Lead Review

  • Book: If I Had Two Lives
  • Location: New England, New York City (NYC), Vietnam
  • Author: Abbigail N Rosewood

Review Author: tripfiction



If I Had Two Lives is a brilliant debut novel in two parts. Abbigail, like the heroine in the book, was brought up in Vietnam until the age of twelve and then moved to the United States. The first half of the book describes life in Vietnam for our nameless heroine (the book is written in the first person throughout and she never tells us her name…). From the age of four to twelve she lives in a military camp with her mother somewhere in Vietnam. Her mother has been moved to the camp for her own protection from elements in the government that are hostile to her. Life in the camp is not easy, but it is not too difficult. She is befriended by ‘her’ soldier, who looks after her and tutors her (and for whom she has a childish crush…) and by the only other girl in the camp – someone of similar age, but very different background. They play together incessantly.

When she is twelve her mother arranges for her to escape Vietnam by emigrating to the States. She promises she will follow, but never does – in fact she rises to a position of considerable power and influence under a new regime in Vietnam. Our heroine lives with various distant relatives and friends until she is an adult. But she cannot escape her past. She sees on the New York subway someone who reminds her of ‘her’ soldier and follows him to his house. She moves into the apartment below his, and they become friends. On a weekend trip to new England she meets, and begins to fall in love with, a woman who reminds her of the girl in the camp. The woman is married, but can’t have children. She has an affair with her and finally agrees to be a surrogate mother to the couple’s baby. To do so she has to make a baby (in the normal way) with the husband. They really do become a threesome. Just before the birth the couple are killed in a car crash – and our heroine is left (literally) holding the baby.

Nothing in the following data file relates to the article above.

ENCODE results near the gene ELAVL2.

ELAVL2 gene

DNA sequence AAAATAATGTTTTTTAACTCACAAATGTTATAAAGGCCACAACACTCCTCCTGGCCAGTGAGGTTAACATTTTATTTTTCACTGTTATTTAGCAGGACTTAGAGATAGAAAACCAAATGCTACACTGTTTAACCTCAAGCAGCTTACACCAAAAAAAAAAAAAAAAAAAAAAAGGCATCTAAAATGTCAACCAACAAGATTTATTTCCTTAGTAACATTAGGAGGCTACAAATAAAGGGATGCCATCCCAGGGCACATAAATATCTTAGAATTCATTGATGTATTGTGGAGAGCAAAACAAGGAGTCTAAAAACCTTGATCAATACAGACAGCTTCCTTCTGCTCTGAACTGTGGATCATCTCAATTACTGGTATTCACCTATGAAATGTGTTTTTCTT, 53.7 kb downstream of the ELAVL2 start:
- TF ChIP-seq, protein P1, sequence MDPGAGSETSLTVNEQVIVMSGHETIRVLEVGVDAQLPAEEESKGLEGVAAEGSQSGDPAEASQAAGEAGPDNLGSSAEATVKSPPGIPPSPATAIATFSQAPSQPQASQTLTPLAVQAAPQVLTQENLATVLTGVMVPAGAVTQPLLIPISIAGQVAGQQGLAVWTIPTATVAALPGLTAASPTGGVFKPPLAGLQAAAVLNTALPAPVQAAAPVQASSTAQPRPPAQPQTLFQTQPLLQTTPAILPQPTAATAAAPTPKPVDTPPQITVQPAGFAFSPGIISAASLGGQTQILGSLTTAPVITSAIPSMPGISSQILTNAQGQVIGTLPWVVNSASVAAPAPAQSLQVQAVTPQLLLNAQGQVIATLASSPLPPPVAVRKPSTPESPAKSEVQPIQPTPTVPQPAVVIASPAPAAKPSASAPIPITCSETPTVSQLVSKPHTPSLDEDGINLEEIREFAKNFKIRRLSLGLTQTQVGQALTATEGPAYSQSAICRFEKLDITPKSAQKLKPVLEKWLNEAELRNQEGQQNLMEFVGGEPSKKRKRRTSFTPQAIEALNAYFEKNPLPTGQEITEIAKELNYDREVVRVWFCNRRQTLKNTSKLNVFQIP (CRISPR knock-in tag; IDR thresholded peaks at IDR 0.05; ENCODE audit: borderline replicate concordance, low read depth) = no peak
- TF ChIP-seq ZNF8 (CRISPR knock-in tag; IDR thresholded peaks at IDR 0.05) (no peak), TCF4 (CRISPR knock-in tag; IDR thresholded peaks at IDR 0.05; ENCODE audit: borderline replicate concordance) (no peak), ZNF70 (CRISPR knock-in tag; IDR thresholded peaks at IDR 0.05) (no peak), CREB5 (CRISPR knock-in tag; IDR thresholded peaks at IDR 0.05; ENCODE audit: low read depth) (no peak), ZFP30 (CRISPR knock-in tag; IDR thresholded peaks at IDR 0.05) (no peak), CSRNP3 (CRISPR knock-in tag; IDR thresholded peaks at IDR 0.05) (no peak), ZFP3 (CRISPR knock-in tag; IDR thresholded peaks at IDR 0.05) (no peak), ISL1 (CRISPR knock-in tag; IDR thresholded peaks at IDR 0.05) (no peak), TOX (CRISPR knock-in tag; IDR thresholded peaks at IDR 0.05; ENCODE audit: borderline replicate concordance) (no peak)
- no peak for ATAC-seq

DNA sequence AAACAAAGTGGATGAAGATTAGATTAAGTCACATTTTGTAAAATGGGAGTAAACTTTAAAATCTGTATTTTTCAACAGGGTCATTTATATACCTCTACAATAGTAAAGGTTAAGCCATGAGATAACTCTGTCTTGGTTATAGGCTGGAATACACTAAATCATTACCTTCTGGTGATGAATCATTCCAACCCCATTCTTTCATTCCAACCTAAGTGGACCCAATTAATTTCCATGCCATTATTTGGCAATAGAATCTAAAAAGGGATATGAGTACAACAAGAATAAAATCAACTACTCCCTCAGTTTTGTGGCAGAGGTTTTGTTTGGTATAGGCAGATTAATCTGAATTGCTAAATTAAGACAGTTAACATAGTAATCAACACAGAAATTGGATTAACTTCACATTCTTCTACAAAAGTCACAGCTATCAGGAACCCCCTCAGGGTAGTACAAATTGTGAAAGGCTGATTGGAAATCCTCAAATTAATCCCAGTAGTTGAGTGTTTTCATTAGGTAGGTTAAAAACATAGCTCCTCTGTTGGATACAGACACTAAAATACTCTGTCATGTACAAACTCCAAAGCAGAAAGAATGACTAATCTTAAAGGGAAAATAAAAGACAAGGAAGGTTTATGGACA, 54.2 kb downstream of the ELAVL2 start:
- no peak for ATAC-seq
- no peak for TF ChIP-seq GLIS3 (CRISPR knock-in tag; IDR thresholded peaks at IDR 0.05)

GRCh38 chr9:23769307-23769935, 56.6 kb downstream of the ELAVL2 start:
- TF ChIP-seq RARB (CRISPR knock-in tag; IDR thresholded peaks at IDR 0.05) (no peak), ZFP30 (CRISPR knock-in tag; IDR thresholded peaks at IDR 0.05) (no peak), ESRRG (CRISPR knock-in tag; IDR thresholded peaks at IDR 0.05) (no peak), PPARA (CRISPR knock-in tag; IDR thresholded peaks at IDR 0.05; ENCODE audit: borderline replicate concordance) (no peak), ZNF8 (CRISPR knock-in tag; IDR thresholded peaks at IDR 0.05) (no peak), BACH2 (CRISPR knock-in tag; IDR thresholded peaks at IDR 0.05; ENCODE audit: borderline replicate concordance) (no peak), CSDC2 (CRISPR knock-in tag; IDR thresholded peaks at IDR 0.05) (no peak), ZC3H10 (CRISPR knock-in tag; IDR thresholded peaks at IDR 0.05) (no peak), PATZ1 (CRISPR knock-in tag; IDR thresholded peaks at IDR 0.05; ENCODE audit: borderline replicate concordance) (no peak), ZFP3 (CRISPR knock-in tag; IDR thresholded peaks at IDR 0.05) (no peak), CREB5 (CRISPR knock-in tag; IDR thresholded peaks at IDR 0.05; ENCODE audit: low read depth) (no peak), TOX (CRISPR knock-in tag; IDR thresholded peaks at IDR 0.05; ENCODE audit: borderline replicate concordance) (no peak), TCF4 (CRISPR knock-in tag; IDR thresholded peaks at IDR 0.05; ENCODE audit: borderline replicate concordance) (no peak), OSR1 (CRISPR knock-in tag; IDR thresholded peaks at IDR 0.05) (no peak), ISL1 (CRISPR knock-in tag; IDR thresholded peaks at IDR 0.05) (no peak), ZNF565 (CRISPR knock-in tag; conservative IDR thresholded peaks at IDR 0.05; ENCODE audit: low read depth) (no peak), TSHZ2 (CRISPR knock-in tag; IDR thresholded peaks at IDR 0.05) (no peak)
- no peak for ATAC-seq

Four years later she sets off with her daughter to Vietnam – in an effort to lay her past to rest. She intends to seek out both her mother (who she sees but only from afar) and the girl from the camp – now, of course, a woman. The woman has fallen on tough times and scratches out a living as a beggar living in a slum hut. She, too, has a daughter the same age as our heroine’s. At first she pretends not to recognise her erstwhile friend, but then she comes round. She wants a better life for her daughter, and wants her to go back to the States with our heroine and her daughter. To facilitate this she commits suicide and leaves her friend to adopt her child.

Luckily the two girls get on famously. Back in New York they form a credible (if somewhat oddl) family with the heroine and the man upstairs who reminds her of ‘her’ soldier. As far as we know, they live happily ever after.

If I Had Two Lives is a more than impressive debut novel – handling difficult issues with sensitivity and a beautiful and involving writing style.


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